Thursday, February 15, 2007

The House Debate on Iraq

Daniel Henninger suggests the current crop of presidential candidates should pay attention to the House floor debate or Iraq. It's a shame the Democrats are seeking only to humiliate the President rather than doing what's best for our nation. I'd like to think they'll eventually pay a price, but I'm not interested in political revenge; rather, I'd prefer to see the enemy destroyed. To the Democrats and hardcore left that enemy, sadly, is President Bush. Read the whole thing, but this passage is rather informative on where we stand.
In the House debate, it was the calculation of Speaker Pelosi and her leadership to keep the focus on the poll-proven unpopularity of the Iraq war and the 21st century's most famous bogeyman, "George Bush." The GOP calculation was to move the debate off Iraq and onto the broader war on terror.

Politics aside, the result on public view was a Democratic side that looked small, mired in talk of American "failure," while a number of senior Republicans--John Boehner, Pete Hoekstra, Ileana Ros-Lehtinen, even Peter King--produced almost stirring speeches on the substance and meaning of the global threat.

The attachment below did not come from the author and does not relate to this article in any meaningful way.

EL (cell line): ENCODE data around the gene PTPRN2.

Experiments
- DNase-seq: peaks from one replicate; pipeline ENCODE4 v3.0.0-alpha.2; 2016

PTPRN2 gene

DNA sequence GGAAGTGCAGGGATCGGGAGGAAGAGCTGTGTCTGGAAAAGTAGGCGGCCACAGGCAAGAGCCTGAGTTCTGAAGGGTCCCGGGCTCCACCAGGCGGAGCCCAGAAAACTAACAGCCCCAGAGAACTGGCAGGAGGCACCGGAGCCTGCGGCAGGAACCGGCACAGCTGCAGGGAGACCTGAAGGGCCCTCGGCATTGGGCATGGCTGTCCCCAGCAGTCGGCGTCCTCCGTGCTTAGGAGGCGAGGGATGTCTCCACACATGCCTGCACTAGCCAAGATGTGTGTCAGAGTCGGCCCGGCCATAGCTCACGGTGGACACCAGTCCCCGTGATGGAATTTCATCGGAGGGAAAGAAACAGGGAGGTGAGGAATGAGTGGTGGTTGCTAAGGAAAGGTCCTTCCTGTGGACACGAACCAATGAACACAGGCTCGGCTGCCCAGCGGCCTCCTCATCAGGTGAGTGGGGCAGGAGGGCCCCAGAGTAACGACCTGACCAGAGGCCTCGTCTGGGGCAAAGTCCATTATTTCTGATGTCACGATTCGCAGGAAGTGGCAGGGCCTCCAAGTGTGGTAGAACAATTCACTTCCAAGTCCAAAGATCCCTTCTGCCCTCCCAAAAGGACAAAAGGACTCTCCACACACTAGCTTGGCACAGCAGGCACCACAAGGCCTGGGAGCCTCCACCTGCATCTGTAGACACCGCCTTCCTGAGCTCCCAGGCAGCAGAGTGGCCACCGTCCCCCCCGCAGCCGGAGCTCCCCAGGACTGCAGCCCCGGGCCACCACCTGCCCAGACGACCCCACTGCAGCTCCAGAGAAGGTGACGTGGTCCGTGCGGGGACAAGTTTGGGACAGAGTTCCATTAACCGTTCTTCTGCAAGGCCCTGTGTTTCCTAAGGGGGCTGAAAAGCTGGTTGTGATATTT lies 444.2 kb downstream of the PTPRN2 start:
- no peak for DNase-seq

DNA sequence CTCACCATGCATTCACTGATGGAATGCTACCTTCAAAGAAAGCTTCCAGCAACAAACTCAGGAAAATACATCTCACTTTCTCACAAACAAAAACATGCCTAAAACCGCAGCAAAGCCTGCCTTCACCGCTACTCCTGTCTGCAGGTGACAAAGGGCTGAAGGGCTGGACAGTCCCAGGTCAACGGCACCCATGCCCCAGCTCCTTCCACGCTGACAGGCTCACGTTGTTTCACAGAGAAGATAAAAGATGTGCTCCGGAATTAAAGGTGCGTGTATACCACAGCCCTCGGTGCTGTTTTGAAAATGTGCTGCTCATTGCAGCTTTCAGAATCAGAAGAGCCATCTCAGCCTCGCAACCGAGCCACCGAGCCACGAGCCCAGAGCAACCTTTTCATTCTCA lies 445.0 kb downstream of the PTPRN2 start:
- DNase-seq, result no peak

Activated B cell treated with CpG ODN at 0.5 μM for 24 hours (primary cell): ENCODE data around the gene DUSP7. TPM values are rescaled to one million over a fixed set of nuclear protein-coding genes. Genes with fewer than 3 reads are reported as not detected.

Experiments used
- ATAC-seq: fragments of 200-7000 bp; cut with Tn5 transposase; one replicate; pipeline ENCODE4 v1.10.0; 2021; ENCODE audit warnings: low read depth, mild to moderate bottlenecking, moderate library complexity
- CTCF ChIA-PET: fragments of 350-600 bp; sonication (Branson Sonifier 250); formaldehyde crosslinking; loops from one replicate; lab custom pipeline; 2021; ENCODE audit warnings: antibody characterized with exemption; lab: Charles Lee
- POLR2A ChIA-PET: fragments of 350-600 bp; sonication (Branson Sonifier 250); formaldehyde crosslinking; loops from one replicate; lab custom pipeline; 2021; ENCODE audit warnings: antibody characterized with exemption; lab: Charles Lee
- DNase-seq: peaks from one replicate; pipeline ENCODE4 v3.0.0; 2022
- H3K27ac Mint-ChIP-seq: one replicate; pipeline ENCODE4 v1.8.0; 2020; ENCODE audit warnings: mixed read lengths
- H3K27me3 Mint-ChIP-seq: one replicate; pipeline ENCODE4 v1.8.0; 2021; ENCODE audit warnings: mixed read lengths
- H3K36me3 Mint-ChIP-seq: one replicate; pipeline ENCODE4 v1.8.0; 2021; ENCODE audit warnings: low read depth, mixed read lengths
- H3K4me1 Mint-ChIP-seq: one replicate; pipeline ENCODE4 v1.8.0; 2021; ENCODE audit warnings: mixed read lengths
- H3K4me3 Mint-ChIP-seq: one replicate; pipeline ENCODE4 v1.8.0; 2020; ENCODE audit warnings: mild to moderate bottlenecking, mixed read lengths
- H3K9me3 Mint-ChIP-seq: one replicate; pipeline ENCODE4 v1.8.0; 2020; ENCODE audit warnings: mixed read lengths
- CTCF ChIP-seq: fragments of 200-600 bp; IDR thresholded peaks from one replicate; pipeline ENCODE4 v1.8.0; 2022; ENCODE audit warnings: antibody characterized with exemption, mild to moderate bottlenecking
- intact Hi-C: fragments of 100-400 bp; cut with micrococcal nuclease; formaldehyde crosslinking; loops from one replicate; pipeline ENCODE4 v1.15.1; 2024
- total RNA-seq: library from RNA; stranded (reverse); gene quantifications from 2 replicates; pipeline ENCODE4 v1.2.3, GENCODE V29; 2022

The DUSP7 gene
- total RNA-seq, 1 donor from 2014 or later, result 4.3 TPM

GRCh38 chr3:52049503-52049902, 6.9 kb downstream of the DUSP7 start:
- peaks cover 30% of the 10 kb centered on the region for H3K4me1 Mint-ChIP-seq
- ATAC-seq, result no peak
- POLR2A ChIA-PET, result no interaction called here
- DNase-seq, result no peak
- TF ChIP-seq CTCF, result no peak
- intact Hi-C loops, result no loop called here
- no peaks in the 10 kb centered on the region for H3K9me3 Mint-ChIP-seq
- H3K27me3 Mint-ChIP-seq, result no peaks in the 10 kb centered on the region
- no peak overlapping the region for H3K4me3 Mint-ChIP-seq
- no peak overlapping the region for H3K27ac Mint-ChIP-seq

Pete Hoekstra, recently chairman of the intelligence committee, gave what must be the severest attack on radical Islam ever by a U.S. public figure. Forget Pope Benedict; there was nary a genuflection to Muslim sensibilities in Mr. Hoekstra's argument that the enemy is not some vague thing called terrorism: "We are not at war with a tactic. We are at war with a group of militant Islamists who hate us and who hate much of the rest of the world."

John Boehner reviewed each Islamic terrorist act directed at the U.S. dating to the Iran hostage-taking of 1979. "Too bad it took so long to open our eyes," he said, "but they are open now." Ileana Ros-Lehtinen quoted the famous blueprint of al Qaeda No. 2 Ayman al-Zawahiri: "The first stage: expel the Americans from Iraq." Rep. Charles Boustany said plausibly that other Arab nations could never help with a political settlement if the region is engulfed in violence after a U.S. exit.

So one may ask: Where were you guys when we needed you? Republicans lost the election because most of them foxholed the past two years when the going got tough. Instead of this Kissingerian geopolitical vision, they let one guy carry the burden (they would reply that the "one guy" never asked for their help).

Sens. Clinton and Obama should take a long look at Tuesday's videotape of the Democratic House now shaping the party's foreign policy. Is this where they'll want to be next year?
More from the Opinion journal: Awaiting the Dishonor Roll.

No comments: